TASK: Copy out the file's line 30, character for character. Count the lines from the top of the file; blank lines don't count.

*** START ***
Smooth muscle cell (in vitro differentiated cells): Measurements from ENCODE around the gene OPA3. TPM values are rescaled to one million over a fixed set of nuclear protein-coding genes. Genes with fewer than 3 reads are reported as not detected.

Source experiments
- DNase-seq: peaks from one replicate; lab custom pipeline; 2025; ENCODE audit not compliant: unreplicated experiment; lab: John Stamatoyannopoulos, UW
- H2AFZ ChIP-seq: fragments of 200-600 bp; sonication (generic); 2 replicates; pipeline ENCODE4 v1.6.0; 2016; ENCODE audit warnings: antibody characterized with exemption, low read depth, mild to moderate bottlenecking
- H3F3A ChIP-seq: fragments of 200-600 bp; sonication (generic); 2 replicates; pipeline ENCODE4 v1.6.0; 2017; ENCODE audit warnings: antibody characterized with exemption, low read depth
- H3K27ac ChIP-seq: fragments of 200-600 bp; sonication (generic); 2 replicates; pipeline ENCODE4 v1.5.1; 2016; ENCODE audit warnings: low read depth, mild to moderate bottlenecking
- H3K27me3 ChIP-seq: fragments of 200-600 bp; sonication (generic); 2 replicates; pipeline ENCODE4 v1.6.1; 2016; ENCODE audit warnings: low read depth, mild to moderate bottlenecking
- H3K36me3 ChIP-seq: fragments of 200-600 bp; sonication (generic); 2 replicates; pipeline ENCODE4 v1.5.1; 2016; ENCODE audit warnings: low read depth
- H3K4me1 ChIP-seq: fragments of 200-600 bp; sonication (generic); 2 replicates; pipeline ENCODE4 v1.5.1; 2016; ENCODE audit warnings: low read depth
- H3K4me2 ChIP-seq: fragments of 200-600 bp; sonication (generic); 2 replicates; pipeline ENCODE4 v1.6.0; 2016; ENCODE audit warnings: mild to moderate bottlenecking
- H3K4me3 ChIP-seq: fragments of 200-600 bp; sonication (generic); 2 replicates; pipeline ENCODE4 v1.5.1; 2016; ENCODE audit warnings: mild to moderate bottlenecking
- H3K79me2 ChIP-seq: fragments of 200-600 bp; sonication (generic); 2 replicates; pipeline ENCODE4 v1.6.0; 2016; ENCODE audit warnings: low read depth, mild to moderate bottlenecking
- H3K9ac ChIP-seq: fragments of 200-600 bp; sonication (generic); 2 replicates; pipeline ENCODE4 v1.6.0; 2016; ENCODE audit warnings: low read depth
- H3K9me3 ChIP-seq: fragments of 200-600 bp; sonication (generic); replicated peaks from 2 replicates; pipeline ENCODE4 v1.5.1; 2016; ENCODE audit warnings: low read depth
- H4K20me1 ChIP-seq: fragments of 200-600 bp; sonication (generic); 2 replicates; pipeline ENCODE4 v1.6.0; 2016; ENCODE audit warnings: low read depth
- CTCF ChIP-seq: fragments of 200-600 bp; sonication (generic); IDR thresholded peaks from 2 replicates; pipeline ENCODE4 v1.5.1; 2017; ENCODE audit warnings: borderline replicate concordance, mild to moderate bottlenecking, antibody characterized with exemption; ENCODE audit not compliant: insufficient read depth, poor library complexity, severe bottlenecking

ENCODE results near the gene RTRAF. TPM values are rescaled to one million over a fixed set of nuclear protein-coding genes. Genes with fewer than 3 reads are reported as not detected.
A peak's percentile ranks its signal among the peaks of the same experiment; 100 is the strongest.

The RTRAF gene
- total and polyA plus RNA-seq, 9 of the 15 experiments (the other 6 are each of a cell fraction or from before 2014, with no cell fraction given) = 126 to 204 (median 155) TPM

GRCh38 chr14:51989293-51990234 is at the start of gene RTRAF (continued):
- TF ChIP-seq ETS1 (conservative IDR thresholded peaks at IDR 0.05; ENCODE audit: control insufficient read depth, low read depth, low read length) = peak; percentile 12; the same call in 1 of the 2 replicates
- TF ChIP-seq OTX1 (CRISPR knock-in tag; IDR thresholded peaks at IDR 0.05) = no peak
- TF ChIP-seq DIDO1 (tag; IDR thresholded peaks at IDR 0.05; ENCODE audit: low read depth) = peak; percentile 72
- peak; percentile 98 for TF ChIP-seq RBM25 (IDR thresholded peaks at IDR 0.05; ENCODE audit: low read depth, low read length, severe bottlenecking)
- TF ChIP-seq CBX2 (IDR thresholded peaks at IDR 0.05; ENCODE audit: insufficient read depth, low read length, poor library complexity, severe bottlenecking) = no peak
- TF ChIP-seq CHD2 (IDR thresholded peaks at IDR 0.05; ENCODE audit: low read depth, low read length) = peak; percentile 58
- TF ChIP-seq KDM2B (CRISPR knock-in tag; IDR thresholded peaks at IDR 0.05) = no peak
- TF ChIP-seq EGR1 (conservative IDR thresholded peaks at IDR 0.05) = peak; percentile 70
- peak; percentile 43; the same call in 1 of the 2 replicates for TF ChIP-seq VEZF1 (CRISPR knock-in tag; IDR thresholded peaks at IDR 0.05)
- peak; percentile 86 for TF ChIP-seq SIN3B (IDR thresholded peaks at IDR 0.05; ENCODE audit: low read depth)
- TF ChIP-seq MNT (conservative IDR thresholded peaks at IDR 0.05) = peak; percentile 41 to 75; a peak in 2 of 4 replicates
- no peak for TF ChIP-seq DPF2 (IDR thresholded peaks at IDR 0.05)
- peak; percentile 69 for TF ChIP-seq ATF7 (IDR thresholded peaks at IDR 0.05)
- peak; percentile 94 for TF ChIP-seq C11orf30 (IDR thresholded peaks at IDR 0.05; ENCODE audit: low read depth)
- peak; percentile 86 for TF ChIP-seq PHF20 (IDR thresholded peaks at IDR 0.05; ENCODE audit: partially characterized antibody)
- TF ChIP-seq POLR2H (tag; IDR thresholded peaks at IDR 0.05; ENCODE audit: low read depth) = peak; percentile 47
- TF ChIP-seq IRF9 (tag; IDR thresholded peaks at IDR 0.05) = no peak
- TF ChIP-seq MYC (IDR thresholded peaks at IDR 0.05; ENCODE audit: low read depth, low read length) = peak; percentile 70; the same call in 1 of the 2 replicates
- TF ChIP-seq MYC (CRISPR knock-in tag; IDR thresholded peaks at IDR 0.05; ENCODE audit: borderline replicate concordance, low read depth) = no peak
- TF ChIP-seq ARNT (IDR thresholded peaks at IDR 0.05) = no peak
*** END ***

- peak; percentile 43; the same call in 1 of the 2 replicates for TF ChIP-seq VEZF1 (CRISPR knock-in tag; IDR thresholded peaks at IDR 0.05)